Kieran McAnulty speaking to rural Masterton pupils from Parliament using Zoom. PHOTO/SUPPLIED

Story by Tom Taylor

Pupils from three rural Masterton schools banded together at Riversdale Beach last week to hone their leadership skills.

Eleven pupils from Opaki School, 10 from Wainuioru School, and six from Whareama School attended a Rural Leadership Camp at Waimanaaki from Tuesday to Thursday.

Whareama School principal Darren Kerr said that pupils showed amazing growth in their leadership skills over the three days.

The pupils participated in a Zoom conference with Wairarapa MP Kieran McAnulty speaking from Parliament. McAnulty talked about his role, how he got to where he was today, and the skills he said leaders should have.

One lesson from McAnulty that Kerr wanted to impart to his pupils was the MP’s respect for others.

“He said that every day he goes to work, he always says hi to everyone, whether it’s the cleaner or the door person, Cabinet leaders or Jacinda [Ardern].”

Pupils asked McAnulty about the attributes that had led to him becoming a Member of Parliament.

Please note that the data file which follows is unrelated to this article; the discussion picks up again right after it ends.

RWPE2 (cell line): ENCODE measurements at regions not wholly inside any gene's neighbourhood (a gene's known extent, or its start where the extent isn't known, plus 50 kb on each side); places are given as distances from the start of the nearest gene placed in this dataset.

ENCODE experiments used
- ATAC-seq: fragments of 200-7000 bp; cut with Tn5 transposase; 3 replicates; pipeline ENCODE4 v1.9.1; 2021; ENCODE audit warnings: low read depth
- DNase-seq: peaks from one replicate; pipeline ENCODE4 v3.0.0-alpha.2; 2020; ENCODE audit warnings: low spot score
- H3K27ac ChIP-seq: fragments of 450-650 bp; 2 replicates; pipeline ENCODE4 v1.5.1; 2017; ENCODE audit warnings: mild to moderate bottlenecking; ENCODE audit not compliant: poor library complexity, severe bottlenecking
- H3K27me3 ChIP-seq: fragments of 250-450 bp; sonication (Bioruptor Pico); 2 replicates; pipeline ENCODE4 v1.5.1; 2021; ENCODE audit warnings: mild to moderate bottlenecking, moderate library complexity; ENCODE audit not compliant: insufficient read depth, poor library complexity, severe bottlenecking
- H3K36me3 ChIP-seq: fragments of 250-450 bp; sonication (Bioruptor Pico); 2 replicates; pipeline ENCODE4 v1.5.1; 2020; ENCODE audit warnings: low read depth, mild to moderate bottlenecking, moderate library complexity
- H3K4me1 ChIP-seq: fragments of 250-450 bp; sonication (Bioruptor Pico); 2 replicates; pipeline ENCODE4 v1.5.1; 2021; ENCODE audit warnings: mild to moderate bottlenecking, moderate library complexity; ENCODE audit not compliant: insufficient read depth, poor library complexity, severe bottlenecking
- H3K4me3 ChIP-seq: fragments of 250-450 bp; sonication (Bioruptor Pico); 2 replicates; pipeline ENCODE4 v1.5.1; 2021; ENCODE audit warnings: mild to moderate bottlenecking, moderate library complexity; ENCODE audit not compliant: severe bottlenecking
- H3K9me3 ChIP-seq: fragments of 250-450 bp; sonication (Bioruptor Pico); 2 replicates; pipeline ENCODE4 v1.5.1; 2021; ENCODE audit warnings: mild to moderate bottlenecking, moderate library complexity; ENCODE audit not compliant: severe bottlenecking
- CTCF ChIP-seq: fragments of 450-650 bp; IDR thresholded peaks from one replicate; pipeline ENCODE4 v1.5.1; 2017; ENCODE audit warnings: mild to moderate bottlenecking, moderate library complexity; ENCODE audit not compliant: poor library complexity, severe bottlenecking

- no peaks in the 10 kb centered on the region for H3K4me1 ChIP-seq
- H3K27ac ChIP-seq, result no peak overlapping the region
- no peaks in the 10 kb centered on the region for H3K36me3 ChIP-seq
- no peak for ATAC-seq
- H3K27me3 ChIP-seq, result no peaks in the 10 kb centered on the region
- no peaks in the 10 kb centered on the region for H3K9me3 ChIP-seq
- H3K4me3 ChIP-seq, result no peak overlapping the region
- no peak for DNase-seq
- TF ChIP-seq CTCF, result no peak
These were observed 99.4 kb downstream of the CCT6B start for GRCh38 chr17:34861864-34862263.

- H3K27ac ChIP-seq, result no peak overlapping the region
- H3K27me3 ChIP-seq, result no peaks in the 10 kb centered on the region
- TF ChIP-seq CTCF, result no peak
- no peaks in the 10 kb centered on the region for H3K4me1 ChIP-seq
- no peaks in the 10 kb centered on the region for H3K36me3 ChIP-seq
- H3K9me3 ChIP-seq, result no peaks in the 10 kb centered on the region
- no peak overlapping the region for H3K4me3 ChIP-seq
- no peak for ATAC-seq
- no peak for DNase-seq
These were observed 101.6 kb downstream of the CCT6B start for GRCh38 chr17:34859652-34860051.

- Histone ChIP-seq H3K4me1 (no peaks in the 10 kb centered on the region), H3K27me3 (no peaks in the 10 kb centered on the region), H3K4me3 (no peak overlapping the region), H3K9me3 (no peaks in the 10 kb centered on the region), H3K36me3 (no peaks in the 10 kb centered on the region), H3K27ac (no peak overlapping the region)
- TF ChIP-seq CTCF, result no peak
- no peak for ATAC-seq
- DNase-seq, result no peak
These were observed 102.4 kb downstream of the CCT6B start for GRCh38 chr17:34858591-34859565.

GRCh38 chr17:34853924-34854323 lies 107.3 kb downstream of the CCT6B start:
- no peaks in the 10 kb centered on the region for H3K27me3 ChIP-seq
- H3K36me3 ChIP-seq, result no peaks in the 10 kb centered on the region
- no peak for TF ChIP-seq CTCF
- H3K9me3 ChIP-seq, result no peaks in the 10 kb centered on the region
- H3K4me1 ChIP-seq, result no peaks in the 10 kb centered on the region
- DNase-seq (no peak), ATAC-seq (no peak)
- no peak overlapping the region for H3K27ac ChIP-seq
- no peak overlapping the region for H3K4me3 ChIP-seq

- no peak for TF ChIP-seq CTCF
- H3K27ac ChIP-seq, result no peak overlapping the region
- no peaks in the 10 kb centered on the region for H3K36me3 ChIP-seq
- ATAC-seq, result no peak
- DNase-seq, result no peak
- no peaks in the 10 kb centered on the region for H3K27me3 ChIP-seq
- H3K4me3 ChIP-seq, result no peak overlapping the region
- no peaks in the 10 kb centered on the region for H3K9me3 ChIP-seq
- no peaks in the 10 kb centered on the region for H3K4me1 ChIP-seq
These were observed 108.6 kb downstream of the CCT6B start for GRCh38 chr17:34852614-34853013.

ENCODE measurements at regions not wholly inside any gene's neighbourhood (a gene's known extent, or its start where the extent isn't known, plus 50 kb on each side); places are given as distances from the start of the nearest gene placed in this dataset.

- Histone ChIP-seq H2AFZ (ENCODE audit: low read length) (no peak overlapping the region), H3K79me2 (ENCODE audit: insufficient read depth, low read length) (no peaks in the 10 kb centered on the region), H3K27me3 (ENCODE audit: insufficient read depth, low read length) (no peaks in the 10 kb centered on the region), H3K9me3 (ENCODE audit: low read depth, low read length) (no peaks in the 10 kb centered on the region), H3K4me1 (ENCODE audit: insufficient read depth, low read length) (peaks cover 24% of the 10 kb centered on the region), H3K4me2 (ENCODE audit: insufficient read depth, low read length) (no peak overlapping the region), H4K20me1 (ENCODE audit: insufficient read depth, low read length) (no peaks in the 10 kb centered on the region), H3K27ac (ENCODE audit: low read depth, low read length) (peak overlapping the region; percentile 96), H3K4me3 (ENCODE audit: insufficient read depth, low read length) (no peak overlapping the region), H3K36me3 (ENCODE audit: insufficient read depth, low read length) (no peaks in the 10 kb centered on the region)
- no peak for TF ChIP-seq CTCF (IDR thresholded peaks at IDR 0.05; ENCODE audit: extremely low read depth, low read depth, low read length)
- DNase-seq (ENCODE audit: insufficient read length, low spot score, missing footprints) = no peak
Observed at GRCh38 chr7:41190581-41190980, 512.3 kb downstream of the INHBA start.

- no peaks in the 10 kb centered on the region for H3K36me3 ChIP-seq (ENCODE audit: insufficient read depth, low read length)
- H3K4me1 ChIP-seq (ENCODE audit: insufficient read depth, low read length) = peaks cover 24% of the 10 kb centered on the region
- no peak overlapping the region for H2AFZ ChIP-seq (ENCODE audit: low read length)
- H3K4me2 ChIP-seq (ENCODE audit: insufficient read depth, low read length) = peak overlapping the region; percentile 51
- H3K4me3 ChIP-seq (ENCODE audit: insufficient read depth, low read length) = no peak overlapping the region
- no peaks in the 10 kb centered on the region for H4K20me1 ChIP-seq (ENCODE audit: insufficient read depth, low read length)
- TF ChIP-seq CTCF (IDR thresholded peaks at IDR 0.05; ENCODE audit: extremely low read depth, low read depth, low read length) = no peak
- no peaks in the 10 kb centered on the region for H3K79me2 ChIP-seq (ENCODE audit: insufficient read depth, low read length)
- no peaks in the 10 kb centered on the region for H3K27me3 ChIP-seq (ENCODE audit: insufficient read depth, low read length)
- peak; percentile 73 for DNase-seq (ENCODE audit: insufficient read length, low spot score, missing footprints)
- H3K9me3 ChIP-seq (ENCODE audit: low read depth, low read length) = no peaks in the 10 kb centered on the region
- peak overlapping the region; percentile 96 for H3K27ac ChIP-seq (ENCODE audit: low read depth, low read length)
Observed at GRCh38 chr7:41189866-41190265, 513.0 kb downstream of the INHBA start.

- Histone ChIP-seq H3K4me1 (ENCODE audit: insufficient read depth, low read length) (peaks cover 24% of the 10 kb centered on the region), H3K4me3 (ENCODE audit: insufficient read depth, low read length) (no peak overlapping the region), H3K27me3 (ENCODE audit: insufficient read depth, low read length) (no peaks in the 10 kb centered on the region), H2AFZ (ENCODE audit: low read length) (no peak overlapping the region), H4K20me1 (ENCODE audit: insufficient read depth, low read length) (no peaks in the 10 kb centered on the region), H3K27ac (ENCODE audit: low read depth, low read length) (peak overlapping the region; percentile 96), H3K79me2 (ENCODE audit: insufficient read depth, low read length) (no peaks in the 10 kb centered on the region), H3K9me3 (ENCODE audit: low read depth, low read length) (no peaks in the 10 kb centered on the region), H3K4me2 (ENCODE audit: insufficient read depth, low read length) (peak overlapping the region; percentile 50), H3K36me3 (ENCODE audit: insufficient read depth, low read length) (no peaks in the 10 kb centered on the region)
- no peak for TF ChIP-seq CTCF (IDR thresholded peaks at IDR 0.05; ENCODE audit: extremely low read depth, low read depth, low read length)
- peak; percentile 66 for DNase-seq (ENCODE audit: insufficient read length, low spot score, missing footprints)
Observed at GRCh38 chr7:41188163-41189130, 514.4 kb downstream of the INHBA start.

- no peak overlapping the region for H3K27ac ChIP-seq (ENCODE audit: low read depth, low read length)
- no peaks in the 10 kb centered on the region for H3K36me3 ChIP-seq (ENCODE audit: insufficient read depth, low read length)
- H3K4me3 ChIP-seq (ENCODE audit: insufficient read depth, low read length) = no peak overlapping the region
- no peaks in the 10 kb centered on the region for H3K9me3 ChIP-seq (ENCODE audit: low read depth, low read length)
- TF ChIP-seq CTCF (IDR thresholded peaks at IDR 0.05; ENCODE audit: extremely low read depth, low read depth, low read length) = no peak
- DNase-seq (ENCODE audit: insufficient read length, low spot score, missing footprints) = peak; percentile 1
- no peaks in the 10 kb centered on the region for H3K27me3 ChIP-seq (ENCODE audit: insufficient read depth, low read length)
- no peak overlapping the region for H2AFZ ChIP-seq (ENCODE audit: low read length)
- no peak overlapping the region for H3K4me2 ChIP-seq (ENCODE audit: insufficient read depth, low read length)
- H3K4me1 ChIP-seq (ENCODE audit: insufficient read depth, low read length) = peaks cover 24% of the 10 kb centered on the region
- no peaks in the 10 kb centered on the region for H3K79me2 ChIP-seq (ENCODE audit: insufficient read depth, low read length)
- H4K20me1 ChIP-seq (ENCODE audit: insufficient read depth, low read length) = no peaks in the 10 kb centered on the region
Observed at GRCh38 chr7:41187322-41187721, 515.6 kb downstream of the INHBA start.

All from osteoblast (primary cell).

McAnulty said that he had used his strengths to build up his weaknesses and had sought guidance from colleagues who were strong in their fields.

Masterton Mayor Lyn Patterson also attended the camp in-person to speak about her experiences as a leader.

Pupils from each of the schools stood up to present their unique set of values.

For Whareama, that meant being a RURAL school: Respectful, Unique, Resourceful, Achievers, and Leaders.

“What was continuously coming out in those values – and in the speeches of Kieran [McAnulty] and Lyn [Patterson] – was being respectful, building relationships and rapport, and building your team – making sure that as a leader, you’re trying to raise that weakest link within your team.”

The camp was not all presentations and meetings – pupils also took part in a modern-day scavenger hunt, using mobile app GooseChase to find clues, locate objects, and take selfies of the objects with their groups.

Kerr said that in former times there had been a camp for all Masterton district schools. He said last week’s camp could signal a revival of that trend.

He said a contribution of more than $3000 from Trust House had made the camp possible.

“We’ll do it for our rural kids this year and next year probably but then we might look to extend it further afield and get it back up and running for all schools… It’s something we’d love to see continue every year.”



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